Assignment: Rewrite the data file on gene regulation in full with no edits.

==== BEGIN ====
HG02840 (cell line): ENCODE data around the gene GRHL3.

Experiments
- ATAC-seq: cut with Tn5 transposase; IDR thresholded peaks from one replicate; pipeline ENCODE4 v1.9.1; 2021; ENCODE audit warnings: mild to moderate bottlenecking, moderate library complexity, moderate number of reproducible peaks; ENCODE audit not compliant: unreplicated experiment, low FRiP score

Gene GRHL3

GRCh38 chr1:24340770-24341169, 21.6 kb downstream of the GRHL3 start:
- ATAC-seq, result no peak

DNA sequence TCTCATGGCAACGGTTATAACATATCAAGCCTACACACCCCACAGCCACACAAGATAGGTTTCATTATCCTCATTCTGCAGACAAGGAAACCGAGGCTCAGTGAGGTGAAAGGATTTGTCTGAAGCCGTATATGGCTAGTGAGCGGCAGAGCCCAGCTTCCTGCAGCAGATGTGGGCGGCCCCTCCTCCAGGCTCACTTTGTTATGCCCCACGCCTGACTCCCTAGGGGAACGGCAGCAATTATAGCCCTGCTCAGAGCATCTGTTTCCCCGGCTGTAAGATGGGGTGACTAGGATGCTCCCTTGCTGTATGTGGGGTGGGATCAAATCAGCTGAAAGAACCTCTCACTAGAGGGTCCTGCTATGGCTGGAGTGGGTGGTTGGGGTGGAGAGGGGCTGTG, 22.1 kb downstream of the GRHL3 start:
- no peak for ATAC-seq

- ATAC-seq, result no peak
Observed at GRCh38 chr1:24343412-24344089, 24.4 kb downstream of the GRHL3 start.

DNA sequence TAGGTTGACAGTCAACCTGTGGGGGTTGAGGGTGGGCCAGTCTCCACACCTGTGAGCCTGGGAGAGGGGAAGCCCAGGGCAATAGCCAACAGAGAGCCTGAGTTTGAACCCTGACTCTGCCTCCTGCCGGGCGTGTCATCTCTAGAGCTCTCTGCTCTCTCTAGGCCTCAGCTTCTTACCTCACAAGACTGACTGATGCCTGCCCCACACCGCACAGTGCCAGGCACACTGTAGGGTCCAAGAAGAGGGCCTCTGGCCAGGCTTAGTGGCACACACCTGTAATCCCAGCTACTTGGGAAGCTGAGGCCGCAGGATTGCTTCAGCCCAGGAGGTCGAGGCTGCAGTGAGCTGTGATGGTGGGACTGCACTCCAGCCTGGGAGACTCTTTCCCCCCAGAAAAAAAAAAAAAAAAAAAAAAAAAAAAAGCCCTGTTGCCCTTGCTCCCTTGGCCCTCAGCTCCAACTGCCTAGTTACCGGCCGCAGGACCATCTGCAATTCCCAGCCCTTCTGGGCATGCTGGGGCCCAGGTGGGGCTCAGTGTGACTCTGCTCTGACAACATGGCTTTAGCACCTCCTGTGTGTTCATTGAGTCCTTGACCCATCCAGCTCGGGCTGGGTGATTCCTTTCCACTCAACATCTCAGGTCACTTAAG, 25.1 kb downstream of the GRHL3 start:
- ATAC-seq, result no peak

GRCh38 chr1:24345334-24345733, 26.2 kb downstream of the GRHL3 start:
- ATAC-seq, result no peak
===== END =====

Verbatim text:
HG02840 (cell line): ENCODE data around the gene GRHL3.

Experiments
- ATAC-seq: cut with Tn5 transposase; IDR thresholded peaks from one replicate; pipeline ENCODE4 v1.9.1; 2021; ENCODE audit warnings: mild to moderate bottlenecking, moderate library complexity, moderate number of reproducible peaks; ENCODE audit not compliant: unreplicated experiment, low FRiP score

Gene GRHL3

GRCh38 chr1:24340770-24341169, 21.6 kb downstream of the GRHL3 start:
- ATAC-seq, result no peak

DNA sequence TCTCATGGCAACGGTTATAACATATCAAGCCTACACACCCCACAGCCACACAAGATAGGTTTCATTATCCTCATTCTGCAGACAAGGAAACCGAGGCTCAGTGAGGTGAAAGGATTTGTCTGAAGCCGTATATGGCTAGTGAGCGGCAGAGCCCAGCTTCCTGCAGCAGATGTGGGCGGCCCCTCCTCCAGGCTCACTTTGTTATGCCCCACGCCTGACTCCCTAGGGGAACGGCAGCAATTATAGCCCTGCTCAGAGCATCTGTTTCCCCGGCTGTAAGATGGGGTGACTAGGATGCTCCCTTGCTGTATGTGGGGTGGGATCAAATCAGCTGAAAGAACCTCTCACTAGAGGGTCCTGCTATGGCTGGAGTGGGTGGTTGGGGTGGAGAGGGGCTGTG, 22.1 kb downstream of the GRHL3 start:
- no peak for ATAC-seq

- ATAC-seq, result no peak
Observed at GRCh38 chr1:24343412-24344089, 24.4 kb downstream of the GRHL3 start.

DNA sequence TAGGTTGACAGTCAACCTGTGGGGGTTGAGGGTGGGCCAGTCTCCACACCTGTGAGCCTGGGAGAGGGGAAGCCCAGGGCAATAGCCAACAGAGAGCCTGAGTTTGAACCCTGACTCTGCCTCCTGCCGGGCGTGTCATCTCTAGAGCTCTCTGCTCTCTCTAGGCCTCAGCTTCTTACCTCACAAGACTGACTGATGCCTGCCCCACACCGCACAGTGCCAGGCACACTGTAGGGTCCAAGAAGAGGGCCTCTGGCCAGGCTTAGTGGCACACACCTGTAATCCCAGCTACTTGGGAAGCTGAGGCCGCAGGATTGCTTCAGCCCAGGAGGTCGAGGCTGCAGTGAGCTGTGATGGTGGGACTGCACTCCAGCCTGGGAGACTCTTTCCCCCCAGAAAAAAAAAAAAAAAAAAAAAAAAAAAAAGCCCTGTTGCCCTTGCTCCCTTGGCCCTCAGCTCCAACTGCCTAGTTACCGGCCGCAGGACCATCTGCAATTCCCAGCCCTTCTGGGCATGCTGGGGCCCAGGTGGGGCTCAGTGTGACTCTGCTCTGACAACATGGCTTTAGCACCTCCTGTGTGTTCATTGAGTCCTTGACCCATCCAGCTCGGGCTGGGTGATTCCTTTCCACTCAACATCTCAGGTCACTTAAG, 25.1 kb downstream of the GRHL3 start:
- ATAC-seq, result no peak

GRCh38 chr1:24345334-24345733, 26.2 kb downstream of the GRHL3 start:
- ATAC-seq, result no peak